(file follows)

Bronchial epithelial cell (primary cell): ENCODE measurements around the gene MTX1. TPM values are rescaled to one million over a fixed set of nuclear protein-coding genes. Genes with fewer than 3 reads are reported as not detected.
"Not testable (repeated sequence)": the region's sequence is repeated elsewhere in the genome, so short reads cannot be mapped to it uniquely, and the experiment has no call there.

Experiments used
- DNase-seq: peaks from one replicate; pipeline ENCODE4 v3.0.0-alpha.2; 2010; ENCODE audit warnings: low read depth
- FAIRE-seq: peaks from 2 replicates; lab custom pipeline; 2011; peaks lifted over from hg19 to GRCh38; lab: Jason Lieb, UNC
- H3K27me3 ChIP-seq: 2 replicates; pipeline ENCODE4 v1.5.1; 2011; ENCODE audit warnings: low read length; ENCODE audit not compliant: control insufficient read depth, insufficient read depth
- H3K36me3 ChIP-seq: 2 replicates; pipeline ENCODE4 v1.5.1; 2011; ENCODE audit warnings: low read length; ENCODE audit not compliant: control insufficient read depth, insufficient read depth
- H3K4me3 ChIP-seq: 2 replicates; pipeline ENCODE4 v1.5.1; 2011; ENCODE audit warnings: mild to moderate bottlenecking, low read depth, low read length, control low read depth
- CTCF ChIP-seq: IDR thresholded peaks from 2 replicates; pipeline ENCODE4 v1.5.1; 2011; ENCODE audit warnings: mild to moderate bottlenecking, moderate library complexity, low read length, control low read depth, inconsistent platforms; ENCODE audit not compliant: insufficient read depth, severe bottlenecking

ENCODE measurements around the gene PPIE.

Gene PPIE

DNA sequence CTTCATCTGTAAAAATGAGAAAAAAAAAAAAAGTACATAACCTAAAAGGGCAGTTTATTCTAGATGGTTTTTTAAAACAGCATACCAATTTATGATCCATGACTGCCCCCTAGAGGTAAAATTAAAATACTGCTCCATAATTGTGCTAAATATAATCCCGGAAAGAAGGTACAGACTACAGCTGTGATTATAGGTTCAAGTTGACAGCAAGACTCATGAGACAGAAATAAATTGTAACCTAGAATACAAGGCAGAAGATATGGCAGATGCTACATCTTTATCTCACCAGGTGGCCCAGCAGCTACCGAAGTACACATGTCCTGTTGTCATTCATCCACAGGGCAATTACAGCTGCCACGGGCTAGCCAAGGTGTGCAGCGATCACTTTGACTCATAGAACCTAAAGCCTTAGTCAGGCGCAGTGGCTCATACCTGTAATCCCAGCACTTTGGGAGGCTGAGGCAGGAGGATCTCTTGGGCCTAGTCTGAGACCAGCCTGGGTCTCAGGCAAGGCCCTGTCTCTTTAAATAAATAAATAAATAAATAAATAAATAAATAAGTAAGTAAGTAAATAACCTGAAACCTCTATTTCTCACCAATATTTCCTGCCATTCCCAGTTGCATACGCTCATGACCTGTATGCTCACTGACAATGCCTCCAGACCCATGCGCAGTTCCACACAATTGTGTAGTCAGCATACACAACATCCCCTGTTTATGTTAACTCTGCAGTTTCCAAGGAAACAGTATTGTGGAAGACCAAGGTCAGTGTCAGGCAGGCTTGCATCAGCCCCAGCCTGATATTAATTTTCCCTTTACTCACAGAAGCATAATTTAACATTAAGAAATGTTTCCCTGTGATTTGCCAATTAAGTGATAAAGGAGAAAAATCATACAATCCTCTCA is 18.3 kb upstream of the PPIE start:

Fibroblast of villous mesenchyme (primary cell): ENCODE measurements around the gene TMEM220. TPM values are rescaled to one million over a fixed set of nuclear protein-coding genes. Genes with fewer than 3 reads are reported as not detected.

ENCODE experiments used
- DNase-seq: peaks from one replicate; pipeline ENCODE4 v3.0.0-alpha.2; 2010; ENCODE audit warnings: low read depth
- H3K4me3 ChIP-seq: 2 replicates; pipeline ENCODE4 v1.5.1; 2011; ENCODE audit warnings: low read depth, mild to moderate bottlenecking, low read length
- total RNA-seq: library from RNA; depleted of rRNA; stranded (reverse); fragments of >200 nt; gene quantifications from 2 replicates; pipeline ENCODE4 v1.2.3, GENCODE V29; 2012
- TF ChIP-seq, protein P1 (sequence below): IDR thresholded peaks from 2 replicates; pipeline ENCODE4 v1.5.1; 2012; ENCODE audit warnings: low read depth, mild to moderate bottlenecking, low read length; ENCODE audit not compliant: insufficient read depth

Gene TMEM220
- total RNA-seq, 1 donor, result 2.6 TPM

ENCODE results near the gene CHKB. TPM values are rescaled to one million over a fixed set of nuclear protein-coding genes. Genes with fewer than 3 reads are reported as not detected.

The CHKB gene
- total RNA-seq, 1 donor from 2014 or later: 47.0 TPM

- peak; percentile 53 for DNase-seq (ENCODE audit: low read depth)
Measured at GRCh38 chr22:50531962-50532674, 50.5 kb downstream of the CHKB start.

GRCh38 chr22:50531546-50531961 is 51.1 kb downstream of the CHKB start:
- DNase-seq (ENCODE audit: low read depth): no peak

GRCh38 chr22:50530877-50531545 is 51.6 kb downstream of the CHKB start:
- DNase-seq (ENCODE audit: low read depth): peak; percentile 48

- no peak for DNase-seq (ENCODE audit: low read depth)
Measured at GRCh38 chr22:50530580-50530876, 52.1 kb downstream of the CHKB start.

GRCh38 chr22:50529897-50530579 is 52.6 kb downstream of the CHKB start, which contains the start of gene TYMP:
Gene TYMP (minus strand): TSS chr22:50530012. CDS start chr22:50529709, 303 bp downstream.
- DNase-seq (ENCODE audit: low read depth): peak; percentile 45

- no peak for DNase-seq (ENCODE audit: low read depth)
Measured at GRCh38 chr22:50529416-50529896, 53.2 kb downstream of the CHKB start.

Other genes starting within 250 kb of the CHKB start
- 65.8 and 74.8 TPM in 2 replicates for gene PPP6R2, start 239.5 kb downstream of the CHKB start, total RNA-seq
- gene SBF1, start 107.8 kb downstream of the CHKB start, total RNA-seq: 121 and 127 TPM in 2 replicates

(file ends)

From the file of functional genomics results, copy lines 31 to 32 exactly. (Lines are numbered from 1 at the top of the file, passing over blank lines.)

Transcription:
Measured at GRCh38 chr22:50530580-50530876, 52.1 kb downstream of the CHKB start.

GRCh38 chr22:50529897-50530579 is 52.6 kb downstream of the CHKB start, which contains the start of gene TYMP: